It’s subjective, but we hope it has a wider appeal to those with a connection to Glasgow and anyone with an interest in fashion, textiles and the recent history of Scotland and how those elements connect together.

The Inventors of Tradition II installation view

Why are conversations about the role of style and design in a social and cultural context important?

We’re really interested in how style can function as part of a broader discourse and The Inventors of Tradition II exhibition, events programme, clothing collection and this book, epitomise our interest.

We feel the work we’re doing in this area is vital as it positions design and style as conduits into an understanding of Scotland’s cultural, social and political legacy. We also hope the work brings a level of criticality to fashion, style and textiles as part of those conversations. By locating various different histories, found in archives and collections, and placing them alongside a clothing collection for sale, we are exploring where fashion is positioned: is it a creative industry or a cultural product? Is it in fact an amalgamation of the two, shape-shifting for its audience? This is an interesting tension for Panel and one we will continue to explore through our work.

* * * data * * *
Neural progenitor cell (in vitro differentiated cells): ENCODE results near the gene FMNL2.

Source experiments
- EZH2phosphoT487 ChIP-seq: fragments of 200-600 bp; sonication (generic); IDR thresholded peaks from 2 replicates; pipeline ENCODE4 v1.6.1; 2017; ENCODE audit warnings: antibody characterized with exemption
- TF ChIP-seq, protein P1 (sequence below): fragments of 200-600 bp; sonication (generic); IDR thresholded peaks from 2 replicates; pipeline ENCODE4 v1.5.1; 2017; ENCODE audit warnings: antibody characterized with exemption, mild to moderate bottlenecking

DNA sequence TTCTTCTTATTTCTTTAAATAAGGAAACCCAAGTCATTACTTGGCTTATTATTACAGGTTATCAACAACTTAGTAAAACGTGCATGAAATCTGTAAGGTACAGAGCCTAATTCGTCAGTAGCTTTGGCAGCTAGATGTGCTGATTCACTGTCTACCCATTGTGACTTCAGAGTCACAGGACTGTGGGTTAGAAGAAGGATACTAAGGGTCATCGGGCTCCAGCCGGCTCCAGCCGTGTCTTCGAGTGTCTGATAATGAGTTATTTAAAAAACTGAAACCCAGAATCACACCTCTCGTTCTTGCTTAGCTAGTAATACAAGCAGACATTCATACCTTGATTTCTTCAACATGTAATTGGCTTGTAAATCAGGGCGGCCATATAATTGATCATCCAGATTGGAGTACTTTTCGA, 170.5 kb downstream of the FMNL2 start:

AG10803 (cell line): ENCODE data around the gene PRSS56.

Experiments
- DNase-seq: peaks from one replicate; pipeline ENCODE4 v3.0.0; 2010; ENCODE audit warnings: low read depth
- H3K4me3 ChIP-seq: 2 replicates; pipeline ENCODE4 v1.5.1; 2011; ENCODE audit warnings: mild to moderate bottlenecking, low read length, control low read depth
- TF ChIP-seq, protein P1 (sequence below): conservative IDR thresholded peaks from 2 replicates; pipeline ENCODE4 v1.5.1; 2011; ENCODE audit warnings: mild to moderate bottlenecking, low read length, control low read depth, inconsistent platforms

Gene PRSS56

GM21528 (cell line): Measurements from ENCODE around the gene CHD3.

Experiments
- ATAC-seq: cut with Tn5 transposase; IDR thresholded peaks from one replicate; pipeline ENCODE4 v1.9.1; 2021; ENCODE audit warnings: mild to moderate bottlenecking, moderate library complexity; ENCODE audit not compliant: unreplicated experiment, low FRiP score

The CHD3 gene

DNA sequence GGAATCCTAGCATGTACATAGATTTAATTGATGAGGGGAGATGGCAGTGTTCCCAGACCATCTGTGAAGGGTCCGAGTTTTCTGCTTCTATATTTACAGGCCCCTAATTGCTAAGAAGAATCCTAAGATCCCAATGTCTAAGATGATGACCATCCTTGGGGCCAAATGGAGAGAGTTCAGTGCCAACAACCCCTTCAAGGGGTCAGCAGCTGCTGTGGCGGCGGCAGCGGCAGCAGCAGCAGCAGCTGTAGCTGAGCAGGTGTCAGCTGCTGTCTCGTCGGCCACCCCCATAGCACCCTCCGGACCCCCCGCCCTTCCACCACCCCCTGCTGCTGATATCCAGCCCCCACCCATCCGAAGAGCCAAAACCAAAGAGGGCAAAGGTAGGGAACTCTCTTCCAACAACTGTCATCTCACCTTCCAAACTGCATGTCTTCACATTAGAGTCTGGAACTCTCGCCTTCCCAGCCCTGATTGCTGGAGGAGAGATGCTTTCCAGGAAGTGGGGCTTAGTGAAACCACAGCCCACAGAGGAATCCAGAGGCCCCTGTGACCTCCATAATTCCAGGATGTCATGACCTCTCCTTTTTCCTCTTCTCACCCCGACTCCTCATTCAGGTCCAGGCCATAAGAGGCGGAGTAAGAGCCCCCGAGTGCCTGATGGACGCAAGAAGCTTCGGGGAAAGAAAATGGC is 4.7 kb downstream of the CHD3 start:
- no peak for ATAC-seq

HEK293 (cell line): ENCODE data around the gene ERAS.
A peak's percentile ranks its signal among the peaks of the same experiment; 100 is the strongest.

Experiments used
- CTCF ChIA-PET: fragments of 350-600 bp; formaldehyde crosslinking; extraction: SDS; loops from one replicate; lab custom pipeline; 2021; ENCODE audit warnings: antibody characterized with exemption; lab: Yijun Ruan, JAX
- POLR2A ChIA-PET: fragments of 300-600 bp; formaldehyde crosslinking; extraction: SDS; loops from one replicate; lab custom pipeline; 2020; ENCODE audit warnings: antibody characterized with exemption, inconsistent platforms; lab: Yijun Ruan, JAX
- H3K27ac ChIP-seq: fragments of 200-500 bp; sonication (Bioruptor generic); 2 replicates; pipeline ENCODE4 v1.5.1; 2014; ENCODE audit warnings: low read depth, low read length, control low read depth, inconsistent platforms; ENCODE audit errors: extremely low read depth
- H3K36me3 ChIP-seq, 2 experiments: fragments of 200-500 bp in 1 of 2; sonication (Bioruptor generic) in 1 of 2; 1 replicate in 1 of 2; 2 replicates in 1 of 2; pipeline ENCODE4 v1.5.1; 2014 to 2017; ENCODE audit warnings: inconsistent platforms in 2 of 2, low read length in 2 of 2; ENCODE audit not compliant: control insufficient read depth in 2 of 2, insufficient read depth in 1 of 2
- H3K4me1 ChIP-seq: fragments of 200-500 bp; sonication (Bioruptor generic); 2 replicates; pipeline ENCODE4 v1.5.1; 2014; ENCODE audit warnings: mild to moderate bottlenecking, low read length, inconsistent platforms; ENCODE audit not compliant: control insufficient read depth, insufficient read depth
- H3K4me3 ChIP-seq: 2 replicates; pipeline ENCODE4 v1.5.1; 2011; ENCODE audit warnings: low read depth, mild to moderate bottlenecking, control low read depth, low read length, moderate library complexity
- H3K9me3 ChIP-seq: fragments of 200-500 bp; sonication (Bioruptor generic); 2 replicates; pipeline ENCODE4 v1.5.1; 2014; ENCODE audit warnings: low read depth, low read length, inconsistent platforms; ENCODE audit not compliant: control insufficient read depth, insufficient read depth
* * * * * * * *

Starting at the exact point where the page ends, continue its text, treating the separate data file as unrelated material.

Images of The Inventors of Tradition II publication credit Gordon Burnistoun, other images provided by Panel and Atelier E.B.

For more information or to order The Inventors of Tradition II please visit

This article was published on 12 Dec 2016